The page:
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Seems kind of funny to put Latinos in with Norway and the far right, huh? But what happened in that faraway northern country is what I fear will happen here if our country does not start standing up and curbing the anti-immigrant rantings of extreme right-wingers and their elected minions.
Apparently, the young man who murdered more than 90 people, most of them very young political and social activists attending a liberal party summer encampment, was a white, male, fundamentalist Christian, right-wing extremist with delusions (almost all of these are delusional) of beginning a crusade against Islam. In the young man’s 1,500-page manifesto, he cited conservative anti-jihadist, anti-Muslim American bloggers as essential to his actions.
Ah, one of the ironies about technology, the Internet, and freedom of speech is that they make almost everything available to almost everyone! As an aside and a topic for a later piece — did you know that just more than 40% of Latinos on the westside of San Antonio have access to the Internet? Think about that for a little while and then place today’s piece in context.
I’m afraid the same thing is going to happen here in the United States that happened in Norway. That man, Anders Breivek, first attacked a symbol of the current government, and then went to a summer encampment and shot more than 80 young people because he was trying to make a statement that his culture was being perverted by immigrants!
In Norway’s case they are not worried about Mexicans! They are worried about Muslims escaping turmoil in their own countries. This man got it into his head that his action would launch a global white, Christian jihad against Muslim immigrants. Actually, something like this has already happened in the United States, only it wasn’t directed against Latinos. It was directed against our government when Timothy McVeigh blew down the Murrah Federal Office Building in Oklahoma City.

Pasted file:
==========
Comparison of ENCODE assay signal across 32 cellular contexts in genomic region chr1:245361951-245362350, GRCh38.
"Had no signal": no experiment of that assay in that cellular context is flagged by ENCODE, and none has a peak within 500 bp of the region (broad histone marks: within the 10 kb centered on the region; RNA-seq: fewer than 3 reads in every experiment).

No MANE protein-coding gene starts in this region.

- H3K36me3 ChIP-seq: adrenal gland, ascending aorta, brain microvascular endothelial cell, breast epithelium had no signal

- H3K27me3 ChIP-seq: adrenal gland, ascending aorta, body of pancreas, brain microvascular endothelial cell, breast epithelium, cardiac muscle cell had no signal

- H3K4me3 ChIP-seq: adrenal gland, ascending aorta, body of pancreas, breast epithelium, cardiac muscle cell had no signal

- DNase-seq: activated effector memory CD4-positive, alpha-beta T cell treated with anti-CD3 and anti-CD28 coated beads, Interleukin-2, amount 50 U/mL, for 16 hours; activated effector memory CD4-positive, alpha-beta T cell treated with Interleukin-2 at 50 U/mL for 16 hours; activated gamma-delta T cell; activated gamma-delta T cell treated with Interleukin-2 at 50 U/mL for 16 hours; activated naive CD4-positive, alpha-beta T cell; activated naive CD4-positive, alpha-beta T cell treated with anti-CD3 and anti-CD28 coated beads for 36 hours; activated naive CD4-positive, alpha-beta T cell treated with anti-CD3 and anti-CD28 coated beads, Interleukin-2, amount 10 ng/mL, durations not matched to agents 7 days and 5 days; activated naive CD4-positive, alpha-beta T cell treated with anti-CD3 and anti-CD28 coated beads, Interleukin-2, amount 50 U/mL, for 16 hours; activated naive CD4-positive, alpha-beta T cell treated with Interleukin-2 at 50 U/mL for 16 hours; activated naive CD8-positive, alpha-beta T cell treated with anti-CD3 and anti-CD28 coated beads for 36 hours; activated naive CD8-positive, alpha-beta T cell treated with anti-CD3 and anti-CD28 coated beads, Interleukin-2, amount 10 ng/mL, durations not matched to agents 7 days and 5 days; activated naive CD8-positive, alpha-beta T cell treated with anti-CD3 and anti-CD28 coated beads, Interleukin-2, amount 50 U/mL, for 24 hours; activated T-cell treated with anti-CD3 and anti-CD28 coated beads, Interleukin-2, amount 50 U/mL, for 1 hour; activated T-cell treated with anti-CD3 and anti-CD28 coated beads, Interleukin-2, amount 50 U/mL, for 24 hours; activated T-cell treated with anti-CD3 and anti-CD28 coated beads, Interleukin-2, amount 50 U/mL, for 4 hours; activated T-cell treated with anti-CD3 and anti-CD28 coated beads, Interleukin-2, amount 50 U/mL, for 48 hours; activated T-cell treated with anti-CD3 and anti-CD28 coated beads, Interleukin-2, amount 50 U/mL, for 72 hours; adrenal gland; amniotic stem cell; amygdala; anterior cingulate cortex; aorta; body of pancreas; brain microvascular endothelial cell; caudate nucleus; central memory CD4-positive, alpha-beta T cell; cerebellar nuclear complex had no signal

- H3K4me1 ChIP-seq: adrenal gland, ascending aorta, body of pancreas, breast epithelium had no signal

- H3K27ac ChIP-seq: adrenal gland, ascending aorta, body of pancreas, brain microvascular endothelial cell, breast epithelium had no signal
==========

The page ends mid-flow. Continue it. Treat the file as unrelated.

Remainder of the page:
My big concern is that many elected officials are either just standing around looking perplexed or saying that some other issues are more important instead of addressing the racial and anti-immigrant hatred that permeates our local and national rhetoric. This rhetoric, in varying degrees of vitriol, has found its way into arguments around legislation that has been passed or considered in many of our states and at the federal level.
Now I’d like to call a crusade. I’d like to call a crusade to justice! A crusade to common decency! A crusade to common sense! A crusade to the protection of human dignity! A crusade that will lead to respect of each other as equal human beings!
Dr. Henry Flores is a professor of Political Science and Dean of the Graduate School at St. Mary’s University, in San Antonio, Texas.
[Photo By L.C.Nøttaasen]